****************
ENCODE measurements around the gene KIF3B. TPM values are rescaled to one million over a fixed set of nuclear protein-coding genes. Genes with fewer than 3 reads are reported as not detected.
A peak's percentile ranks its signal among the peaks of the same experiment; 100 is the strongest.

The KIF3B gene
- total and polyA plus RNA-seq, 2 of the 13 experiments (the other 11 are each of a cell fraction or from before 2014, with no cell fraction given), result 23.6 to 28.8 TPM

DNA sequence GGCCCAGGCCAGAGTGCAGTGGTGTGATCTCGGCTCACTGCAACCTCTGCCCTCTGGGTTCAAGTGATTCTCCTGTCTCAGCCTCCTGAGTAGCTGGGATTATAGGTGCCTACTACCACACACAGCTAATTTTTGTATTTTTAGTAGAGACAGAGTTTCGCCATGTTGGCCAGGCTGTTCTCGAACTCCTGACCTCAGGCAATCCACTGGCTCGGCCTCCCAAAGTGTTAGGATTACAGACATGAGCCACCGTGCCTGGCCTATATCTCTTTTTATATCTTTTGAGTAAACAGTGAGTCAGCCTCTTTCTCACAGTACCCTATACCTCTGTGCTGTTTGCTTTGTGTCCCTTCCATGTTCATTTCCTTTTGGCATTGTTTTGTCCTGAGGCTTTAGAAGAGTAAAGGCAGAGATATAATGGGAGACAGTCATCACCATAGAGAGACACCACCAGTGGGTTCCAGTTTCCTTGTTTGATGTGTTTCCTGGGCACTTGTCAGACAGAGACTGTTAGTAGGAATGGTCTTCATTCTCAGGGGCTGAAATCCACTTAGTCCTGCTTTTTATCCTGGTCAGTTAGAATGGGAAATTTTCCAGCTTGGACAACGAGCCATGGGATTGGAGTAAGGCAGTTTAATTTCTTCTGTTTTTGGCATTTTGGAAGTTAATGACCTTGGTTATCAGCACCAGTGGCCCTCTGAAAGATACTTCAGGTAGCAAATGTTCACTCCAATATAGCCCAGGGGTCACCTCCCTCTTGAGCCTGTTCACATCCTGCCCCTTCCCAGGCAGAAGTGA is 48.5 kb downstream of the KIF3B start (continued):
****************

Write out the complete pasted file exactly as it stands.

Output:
ENCODE measurements around the gene KIF3B. TPM values are rescaled to one million over a fixed set of nuclear protein-coding genes. Genes with fewer than 3 reads are reported as not detected.
A peak's percentile ranks its signal among the peaks of the same experiment; 100 is the strongest.

The KIF3B gene
- total and polyA plus RNA-seq, 2 of the 13 experiments (the other 11 are each of a cell fraction or from before 2014, with no cell fraction given), result 23.6 to 28.8 TPM

DNA sequence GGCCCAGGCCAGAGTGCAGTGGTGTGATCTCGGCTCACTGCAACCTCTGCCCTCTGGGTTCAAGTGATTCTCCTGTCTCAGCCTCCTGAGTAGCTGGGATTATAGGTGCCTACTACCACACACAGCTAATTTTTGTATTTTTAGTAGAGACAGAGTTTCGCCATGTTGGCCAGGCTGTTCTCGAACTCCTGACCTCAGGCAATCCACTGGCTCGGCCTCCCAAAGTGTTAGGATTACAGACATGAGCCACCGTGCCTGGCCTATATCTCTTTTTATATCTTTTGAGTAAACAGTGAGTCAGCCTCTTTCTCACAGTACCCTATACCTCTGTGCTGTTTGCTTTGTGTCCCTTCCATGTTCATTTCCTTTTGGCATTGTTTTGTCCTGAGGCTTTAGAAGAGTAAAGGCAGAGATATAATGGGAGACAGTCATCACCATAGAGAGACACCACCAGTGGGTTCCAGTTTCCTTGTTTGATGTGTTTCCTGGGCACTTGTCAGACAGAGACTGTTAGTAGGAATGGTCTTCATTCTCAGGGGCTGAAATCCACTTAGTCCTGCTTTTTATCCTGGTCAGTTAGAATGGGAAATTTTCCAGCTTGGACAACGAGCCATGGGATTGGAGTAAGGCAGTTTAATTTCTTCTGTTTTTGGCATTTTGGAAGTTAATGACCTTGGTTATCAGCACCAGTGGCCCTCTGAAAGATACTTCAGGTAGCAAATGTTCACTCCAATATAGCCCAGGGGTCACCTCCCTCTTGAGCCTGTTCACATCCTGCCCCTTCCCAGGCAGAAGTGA is 48.5 kb downstream of the KIF3B start (continued):